The USDA announced that · the . 195~ ·rice crop will be supported at not less
than a national average of $L..90 per hundredweight. This figure is 90 percent of ..
the rice parity price as of February l)·; however, if the parity price rises beti~een
now and August 1, the support price will be increased accordingly. The support · price
last year was ·$4.56 per hundredweight. ·
The PMA reports that cumulative sales of US wheat and flour under the
International Wheat Agreement have. reached the US 19)0-51 guaranteed quantity of

Number 66

Wednesday, April

4, 1951

Page 2

248 million bushels and sales of wheat or· flour~ regardless of destination, will
no longer qualify for export payment under terms of the Wheat Agreement programo
Through February 1951, US farmers had put approximately 365 million bushels
or· 1950-crop wheatJ barley, oatsj rye, flaxseed, corn, and grain sorghums under CCC
price support. The comparable figure a year earlier was 830 million bushels.
Hog prices on the Fort Worth market continue tO-decline seasonally.
Tuesday 1 s top price was $2LOO per cwt .. , compared with $22~00 a week ago .. · A year
ago · the top price was $16 . 00 per cwt o Market analysts fore see furthe:r;- downward
seasonal adjustment in .hog prices before they begin rising again..,
Cattle prices in Fort Worth have little 9hange during the past 2 .
weeks. Tuesday\stop price for slaughter steers was $37000 per cwt • . Reflecting the
improved .moisture situation, feeder and stocker cattle are holding·strong or rising
further. F&S steers sold Tuesday for a ·top price of · ~~h0,,00 per cvvt .. , while F&S
calves reached C46 ,OOo
Medium and Good Angora goats sold on th~ San Antonio market last wee~ at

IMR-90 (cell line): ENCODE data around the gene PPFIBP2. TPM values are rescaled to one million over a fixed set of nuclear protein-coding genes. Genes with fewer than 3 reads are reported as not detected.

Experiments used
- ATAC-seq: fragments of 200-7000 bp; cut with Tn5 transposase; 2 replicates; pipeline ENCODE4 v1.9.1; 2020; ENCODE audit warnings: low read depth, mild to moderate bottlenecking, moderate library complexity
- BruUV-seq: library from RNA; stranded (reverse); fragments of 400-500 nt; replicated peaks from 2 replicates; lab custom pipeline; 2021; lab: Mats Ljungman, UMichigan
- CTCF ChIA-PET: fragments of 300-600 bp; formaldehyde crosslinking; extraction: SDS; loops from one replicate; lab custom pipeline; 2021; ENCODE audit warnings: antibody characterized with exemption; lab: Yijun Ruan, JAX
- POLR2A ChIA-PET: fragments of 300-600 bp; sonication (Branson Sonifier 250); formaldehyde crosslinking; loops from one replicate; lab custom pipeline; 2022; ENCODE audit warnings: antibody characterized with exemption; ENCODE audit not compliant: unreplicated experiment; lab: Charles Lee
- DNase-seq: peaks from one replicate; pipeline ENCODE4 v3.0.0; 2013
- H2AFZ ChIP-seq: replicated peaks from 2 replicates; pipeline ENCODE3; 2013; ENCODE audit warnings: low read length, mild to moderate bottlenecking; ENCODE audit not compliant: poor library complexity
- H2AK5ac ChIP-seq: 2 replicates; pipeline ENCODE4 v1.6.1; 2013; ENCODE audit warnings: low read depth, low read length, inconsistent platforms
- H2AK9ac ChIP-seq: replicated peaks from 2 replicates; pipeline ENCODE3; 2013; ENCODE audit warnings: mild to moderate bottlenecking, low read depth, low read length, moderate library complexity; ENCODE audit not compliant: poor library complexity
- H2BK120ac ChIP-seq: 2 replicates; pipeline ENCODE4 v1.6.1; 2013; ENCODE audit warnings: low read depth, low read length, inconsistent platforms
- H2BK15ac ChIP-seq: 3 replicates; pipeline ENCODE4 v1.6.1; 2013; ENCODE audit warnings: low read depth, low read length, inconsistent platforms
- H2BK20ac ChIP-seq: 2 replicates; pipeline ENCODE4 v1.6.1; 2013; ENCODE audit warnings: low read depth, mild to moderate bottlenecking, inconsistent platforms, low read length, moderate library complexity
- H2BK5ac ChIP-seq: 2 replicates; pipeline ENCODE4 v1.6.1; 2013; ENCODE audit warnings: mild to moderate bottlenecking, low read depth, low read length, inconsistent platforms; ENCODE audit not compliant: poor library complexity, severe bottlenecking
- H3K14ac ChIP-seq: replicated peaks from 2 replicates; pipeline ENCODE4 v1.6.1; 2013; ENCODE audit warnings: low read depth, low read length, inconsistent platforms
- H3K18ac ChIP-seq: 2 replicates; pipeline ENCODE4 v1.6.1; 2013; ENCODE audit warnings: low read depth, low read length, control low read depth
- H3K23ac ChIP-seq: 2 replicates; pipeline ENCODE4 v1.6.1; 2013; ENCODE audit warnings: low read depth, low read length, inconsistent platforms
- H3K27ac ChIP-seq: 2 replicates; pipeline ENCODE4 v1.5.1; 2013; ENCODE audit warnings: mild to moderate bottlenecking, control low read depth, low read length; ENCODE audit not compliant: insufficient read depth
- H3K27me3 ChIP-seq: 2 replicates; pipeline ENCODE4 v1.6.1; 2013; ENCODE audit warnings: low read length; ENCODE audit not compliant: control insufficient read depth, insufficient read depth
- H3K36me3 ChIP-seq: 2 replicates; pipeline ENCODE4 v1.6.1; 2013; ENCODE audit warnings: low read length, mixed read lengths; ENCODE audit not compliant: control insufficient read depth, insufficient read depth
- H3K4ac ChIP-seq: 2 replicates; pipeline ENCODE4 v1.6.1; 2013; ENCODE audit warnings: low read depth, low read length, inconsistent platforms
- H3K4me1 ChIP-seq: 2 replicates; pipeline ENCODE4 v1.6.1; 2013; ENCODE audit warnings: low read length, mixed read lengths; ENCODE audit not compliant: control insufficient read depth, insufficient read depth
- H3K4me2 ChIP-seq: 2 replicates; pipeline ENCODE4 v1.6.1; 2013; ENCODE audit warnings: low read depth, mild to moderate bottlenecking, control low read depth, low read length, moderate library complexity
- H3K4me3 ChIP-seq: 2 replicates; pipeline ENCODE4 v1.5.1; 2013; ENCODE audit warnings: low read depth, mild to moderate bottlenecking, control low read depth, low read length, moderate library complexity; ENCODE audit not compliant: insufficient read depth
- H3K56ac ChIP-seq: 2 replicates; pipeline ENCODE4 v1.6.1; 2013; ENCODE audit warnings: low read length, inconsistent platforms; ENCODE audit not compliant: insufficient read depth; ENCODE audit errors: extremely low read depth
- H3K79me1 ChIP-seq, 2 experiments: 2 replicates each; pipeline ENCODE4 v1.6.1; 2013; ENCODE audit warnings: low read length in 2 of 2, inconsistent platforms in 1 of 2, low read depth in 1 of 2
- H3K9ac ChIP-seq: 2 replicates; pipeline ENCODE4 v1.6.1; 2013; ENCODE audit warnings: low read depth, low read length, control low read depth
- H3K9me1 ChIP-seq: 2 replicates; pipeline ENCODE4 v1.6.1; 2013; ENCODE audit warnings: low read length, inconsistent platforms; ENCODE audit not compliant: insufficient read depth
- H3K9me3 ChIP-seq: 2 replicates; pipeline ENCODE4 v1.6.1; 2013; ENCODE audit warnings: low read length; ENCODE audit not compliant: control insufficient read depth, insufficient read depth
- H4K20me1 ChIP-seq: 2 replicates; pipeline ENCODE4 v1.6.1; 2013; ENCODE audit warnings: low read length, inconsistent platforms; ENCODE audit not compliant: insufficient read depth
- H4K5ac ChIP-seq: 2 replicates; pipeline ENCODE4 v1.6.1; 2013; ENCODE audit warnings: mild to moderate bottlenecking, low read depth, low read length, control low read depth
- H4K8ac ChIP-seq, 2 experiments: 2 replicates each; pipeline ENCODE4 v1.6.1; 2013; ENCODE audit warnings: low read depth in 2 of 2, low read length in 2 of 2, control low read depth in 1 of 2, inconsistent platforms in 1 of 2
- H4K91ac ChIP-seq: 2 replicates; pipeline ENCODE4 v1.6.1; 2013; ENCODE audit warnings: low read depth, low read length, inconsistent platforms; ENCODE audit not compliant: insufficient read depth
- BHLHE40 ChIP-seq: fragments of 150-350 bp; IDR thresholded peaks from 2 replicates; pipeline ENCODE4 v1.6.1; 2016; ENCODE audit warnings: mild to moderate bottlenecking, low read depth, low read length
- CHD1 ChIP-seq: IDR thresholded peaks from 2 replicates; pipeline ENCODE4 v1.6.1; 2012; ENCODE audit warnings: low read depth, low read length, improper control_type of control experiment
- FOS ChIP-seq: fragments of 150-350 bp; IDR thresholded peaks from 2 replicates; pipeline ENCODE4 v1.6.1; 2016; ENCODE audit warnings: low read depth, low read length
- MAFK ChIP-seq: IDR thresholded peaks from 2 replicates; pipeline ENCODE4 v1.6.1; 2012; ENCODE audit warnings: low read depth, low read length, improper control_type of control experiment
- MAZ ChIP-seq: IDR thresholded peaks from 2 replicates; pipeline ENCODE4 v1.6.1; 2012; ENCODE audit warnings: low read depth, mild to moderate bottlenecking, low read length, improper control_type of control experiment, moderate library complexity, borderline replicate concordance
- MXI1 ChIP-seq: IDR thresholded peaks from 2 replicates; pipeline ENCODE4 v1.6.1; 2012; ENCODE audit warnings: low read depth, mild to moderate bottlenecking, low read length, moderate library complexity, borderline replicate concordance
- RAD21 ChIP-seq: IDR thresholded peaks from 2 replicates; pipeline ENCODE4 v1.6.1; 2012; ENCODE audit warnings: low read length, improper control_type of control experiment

prices ranging up to $21. 00 per cwt. Most 25-30 pou..Dd kids brought $5. 00 to $6. 00
per head.
Mexican cured meat now may be L~ported into the United States under.relaxed
rules against the foo"t=ancf-mouth disease (aftosa). Fresh, chilled or frozen beef,
veal, mutton, lamb, and pork are still prohibited from. coming into the us rrom out
of any country with aftosa.
The USDA announced that effective April 30, 1951, lamb, yearling mutton,
and mutton carcass grades and grades for slaughter (live) lambs and sheep will be
changed in line with proposals announced in February~ The changes reduce the number
of grades for lamb and yearling mutto~ from six to five and eliminate the use of
Commercial grade nameo
P 0 U 1 T R Y

A N. D .. E G G S

Prices of poultry on the Dallas wholesale .market have held generally
steady for 'the past several weeks o Hens weighing 3 to 4 pounds are .·bringing 26 to
28 cents per pound. Hens weighing 4-pounds and over .are selling. at 30 to 3? cents
per pound. Arkansas fryers are commanding 29 cents per poun4; local fryers are
quoted at 26 to 27 cents. Noo 1 turkey hens are holding at 32 to 35 cents per pound.
Egg prices strengthened sligfit-ry-this week. : No~ 1 eggs are bringing 37 to
)8 cents per-dozen; No~ 1 infert~le are 2 cents higherc
The increased rate of hatching activity, compared with a y~ar earlier,
indicates that us farmers will raise as many as Qr more chickens tl)is year than in
1950. One factor inducing a large hatch this year is the present level of egg
prices, which is about one-third higher than a year ago.
U. Se



w. ~ •. I:ri tchett
Agricultural Economist